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#1 2023-04-22 01:51:16

davidjosepha
Member
Registered: 2013-02-21
Posts: 54

Filesystem for RAID 5 / 6 media array

I'm setting up RAID 5 with 3x 14tb drives and planning to add a 4th drive in the near future to switch to RAID 6. So, collectively, I'll have ~28tb of storage. This is to replace my current 3x 4tb drive RAID 5 array in my home server, primarily used for media. System files are all on a separate SSD. About a terabyte of the data is FLAC tracks, mostly in the 10-100M range, and I have a small amount of other small files (ebooks, uncompressed home directory backups from my other computers, some other stuff), but the vast majority of the drive is large files, mostly video, most of the files being multiple gigabytes.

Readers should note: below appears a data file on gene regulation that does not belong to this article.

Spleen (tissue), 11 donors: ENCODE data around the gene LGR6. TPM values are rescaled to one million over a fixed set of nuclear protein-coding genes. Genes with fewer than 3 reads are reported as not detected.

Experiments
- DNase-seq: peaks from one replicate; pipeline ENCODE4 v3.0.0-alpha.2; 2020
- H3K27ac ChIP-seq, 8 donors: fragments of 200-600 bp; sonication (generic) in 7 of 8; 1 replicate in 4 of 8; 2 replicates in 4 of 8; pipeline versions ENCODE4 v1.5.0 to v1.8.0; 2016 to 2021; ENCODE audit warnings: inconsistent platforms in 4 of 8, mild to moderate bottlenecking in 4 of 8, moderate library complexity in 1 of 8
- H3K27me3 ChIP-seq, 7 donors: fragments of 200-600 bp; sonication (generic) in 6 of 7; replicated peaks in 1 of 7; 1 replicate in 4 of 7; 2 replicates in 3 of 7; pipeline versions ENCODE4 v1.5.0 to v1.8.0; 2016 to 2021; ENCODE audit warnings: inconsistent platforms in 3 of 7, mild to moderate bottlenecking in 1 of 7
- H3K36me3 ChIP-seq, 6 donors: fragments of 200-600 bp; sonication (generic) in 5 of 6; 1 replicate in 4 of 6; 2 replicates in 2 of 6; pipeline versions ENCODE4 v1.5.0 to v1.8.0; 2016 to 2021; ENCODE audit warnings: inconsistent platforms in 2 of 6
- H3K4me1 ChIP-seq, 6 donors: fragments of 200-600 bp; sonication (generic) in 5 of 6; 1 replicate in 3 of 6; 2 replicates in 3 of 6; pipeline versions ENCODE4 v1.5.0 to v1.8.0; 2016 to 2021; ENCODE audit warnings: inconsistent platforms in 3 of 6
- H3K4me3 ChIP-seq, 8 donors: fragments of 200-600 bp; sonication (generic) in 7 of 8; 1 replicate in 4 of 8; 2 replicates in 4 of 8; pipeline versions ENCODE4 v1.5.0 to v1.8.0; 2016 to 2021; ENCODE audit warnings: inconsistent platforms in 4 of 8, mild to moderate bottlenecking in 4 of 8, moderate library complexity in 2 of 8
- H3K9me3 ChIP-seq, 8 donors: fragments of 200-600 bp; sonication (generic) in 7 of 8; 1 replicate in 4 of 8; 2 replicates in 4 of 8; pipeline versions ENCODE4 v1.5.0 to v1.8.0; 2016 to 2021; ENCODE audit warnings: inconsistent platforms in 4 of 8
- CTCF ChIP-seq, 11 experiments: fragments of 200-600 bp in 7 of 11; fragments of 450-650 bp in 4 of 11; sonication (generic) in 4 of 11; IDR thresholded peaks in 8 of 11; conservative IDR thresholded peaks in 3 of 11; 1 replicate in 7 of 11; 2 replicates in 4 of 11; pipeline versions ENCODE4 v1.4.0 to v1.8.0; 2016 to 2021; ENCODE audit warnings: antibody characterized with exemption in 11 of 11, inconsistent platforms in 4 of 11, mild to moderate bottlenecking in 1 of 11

I am undecided on the filesystem for the new array. The three types I'd narrowed it down to from my research are ext4, btrfs, and xfs.

My current array uses btrfs, but I mostly just picked that because I was interested in learning something new and playing around with the new features. That was kind of fun; however, 6 years later, I'm not taking advantage of any of the features it offers over ext4. I'm not opposed to using btrfs again, but for this array, I'm primarily interested in stability and performance, not fancy features. I've seen conflicting info on how the performance of the three options compare in different use cases. As I mentioned above, most reads are large files, so that's the access pattern I want to optimize around. Which of these is likely to be most performant when accessing large files?